In a speech late last month, Therese McCarthy Hockey, an Executive Board Member at the Australian Prudential Regulation Authority (APRA), explained that the regulator will punish deficiencies in operational resilience and governance in the transition to the regulator's new prudential standard on operational risk management.
The new standard, CPS 230, sets out expectations for regulated entities to manage operational risks, including cyber and reputational risks, more effectively. While CPS 230 does not come into full effect until July 2025, APRA will assess entities' preparedness for the requirements throughout 2024. "Prudent boards should not be waiting until the new year to start thinking about how to meet their new commitments," Hockey said. "They need to move now."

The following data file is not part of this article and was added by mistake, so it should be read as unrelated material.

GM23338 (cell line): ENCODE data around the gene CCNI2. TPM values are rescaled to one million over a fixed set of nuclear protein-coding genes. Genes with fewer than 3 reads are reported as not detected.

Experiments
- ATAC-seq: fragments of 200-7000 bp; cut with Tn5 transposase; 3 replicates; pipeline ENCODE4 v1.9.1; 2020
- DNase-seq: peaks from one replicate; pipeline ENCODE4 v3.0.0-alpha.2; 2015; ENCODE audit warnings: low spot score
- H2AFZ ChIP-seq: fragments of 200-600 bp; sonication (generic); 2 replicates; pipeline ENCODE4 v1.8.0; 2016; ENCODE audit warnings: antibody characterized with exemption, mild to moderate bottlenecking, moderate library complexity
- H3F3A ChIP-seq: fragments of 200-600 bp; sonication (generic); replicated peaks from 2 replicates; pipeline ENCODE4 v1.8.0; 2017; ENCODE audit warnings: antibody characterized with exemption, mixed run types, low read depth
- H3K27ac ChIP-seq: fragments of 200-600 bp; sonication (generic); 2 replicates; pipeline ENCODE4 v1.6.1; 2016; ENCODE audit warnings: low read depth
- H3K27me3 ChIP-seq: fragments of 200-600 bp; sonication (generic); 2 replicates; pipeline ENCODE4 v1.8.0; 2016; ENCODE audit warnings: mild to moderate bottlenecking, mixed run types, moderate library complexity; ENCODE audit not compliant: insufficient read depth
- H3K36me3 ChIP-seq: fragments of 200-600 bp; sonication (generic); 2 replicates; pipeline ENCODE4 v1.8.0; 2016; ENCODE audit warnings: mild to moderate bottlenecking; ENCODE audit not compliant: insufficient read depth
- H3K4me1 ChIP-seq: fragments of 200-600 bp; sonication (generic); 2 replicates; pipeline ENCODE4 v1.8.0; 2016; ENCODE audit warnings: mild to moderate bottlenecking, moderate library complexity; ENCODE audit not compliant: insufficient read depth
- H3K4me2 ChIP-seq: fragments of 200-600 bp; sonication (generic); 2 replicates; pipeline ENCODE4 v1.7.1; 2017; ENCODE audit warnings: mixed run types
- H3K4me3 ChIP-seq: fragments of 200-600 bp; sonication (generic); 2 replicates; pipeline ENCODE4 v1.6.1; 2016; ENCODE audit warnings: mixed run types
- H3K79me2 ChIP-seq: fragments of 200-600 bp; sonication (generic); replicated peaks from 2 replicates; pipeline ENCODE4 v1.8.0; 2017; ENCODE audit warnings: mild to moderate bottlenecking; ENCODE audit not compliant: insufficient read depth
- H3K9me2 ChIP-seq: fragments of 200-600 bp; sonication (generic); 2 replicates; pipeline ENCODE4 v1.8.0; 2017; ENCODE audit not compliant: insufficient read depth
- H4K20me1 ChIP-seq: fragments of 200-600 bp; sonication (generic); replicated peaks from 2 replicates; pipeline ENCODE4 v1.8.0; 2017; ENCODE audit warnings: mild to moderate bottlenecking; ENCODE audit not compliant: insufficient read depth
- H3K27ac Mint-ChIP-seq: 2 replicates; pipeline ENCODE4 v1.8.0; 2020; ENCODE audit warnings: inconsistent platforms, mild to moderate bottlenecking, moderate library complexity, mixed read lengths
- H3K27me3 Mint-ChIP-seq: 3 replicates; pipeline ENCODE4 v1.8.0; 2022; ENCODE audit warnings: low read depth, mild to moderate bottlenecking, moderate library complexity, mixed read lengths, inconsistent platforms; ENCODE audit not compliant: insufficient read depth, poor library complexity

In this transition, APRA expects boards to focus on three key actions:
- Putting the right governance arrangements in place;
- Identifying critical operations and material service providers; and
- Beginning to develop a new organizational mindset.
Throughout the process, governance will be a critical aspect of APRA's engagement with entities. The regulator will look to ensure the governance of the change management process is robust, as this will be essential to implementing the new standard successfully.
"APRA has delivered a longer than usual implementation period for our new standard on operational resilience given the scale of the change – now it's up to banks, insurers and super trustees to deliver on the new requirements," she concluded. "Should they fail to do so, don't be surprised to see APRA apply a little heat of its own."